Home > Riviste > Minerva Anestesiologica > Fascicoli precedenti > Minerva Anestesiologica 2021 February;87(2) > Minerva Anestesiologica 2021 February;87(2):230-7



Opzioni di pubblicazione
Per abbonarsi
Sottometti un articolo
Segnala alla tua biblioteca


Publication history
Per citare questo articolo


EXPERTS’ OPINION   Free accessfree

Minerva Anestesiologica 2021 February;87(2):230-7

DOI: 10.23736/S0375-9393.20.14515-2


lingua: Inglese

Opioid free anesthesia: evidence for short and long-term outcome

Dario BUGADA 1 , Luca F. LORINI 1, Patricia LAVAND’HOMME 2

1 Department of Emergency and Intensive Care, ASST Papa Giovanni XXIII, Bergamo, Italy; 2 Saint-Luc University Hospital, Catholic University of Louvain, Brussels, Belgium

The introduction of synthetic opioids in clinical practice played a major role in the history of anesthesiology. For years, anesthesiologists have been thinking that opioids are needed for intraoperative anesthesia. However, we now know that opioids (especially synthetic short-acting molecules) are definitely not ideal analgesics and may even be counterproductive, increasing postoperative pain. As well, opioids have revealed important drawbacks associated to poor perioperative outcomes. As a matter of fact, efforts in postoperative pain management in the last 30 years were driven by the idea of reducing/eliminating opioids from the postoperative period. However, a modern concept of anesthesia should eliminate opioids already intra-operatively towards a balanced, opioid-free approach (opioid-free anesthesia - OFA). In OFA drugs and techniques historically proven for their efficacy are combined in rational and defined protocols. They include ketamine, alpha-2 agonists, lidocaine, magnesium, anti-inflammatory drugs and regional anesthesia. Promising results have been obtained on perioperative outcome. For sure, analgesia is not reduced with OFA, but it is effective and with less opioid-related side effects. These benefits may be of particular importance in some high-risk patients, like OSAS, obese and chronic opioid-users/abusers. OFA may also increase patient-reported outcomes; despite it is difficult to specifically rule out the effect of intraoperative opioids. Finally, few data are available on long-term outcomes (persistent pain and opioid abuse, cancer outcome). New studies and data are required to elaborate the optimal approach for each patient/surgery, but interest and publication are increasing and may open the road to the wider adoption of OFA.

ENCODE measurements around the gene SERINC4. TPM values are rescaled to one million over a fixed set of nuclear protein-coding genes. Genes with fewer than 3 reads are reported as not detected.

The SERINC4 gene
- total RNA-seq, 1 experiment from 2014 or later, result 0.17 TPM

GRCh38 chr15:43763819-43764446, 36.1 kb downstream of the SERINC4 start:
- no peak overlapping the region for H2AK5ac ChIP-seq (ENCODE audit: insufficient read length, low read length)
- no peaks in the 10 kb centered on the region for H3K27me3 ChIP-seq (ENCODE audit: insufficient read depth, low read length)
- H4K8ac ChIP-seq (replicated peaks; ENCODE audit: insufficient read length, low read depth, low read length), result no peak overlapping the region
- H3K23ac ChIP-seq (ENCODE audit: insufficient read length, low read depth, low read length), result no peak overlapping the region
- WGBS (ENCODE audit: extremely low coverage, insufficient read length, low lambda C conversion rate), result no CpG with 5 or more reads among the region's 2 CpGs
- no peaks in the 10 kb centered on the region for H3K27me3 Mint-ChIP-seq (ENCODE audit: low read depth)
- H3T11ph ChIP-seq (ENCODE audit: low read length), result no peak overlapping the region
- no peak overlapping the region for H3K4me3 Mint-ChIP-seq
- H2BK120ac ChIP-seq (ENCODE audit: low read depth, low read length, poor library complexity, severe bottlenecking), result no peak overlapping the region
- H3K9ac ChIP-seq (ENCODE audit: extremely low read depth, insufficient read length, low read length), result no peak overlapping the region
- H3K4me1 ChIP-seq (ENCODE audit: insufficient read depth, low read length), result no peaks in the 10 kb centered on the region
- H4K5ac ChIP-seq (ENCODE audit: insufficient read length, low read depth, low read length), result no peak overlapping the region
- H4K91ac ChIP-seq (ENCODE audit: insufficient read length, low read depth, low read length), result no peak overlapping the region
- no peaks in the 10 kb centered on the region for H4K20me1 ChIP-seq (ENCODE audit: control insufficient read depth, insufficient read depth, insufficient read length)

KEY WORDS: Analgesics, opioid; Adjuvants, pharmaceutic; Anesthesia

inizio pagina